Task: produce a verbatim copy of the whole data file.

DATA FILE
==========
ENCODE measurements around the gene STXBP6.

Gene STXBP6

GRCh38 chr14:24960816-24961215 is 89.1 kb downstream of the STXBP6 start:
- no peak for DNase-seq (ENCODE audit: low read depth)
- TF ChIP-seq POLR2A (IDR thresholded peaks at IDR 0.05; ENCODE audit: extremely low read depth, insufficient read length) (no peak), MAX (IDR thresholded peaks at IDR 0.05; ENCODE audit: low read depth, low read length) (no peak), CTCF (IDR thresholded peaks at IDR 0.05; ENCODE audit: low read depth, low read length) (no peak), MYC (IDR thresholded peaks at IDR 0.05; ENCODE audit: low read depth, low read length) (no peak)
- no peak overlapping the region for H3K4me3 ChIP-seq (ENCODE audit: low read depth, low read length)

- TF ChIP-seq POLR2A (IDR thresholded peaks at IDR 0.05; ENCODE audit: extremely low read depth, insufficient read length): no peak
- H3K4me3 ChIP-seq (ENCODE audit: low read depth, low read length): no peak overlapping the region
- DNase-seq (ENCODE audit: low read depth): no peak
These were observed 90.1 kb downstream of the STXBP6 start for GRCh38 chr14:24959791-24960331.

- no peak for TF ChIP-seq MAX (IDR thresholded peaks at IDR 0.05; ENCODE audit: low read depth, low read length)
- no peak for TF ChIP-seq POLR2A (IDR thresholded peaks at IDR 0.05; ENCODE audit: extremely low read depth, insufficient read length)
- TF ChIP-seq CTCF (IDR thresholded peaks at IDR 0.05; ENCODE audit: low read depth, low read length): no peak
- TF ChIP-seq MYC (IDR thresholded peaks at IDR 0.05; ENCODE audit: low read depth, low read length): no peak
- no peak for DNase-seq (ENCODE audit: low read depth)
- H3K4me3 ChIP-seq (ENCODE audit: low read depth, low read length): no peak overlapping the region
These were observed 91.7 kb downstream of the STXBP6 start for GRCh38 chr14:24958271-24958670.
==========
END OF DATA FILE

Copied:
ENCODE measurements around the gene STXBP6.

Gene STXBP6

GRCh38 chr14:24960816-24961215 is 89.1 kb downstream of the STXBP6 start:
- no peak for DNase-seq (ENCODE audit: low read depth)
- TF ChIP-seq POLR2A (IDR thresholded peaks at IDR 0.05; ENCODE audit: extremely low read depth, insufficient read length) (no peak), MAX (IDR thresholded peaks at IDR 0.05; ENCODE audit: low read depth, low read length) (no peak), CTCF (IDR thresholded peaks at IDR 0.05; ENCODE audit: low read depth, low read length) (no peak), MYC (IDR thresholded peaks at IDR 0.05; ENCODE audit: low read depth, low read length) (no peak)
- no peak overlapping the region for H3K4me3 ChIP-seq (ENCODE audit: low read depth, low read length)

- TF ChIP-seq POLR2A (IDR thresholded peaks at IDR 0.05; ENCODE audit: extremely low read depth, insufficient read length): no peak
- H3K4me3 ChIP-seq (ENCODE audit: low read depth, low read length): no peak overlapping the region
- DNase-seq (ENCODE audit: low read depth): no peak
These were observed 90.1 kb downstream of the STXBP6 start for GRCh38 chr14:24959791-24960331.

- no peak for TF ChIP-seq MAX (IDR thresholded peaks at IDR 0.05; ENCODE audit: low read depth, low read length)
- no peak for TF ChIP-seq POLR2A (IDR thresholded peaks at IDR 0.05; ENCODE audit: extremely low read depth, insufficient read length)
- TF ChIP-seq CTCF (IDR thresholded peaks at IDR 0.05; ENCODE audit: low read depth, low read length): no peak
- TF ChIP-seq MYC (IDR thresholded peaks at IDR 0.05; ENCODE audit: low read depth, low read length): no peak
- no peak for DNase-seq (ENCODE audit: low read depth)
- H3K4me3 ChIP-seq (ENCODE audit: low read depth, low read length): no peak overlapping the region
These were observed 91.7 kb downstream of the STXBP6 start for GRCh38 chr14:24958271-24958670.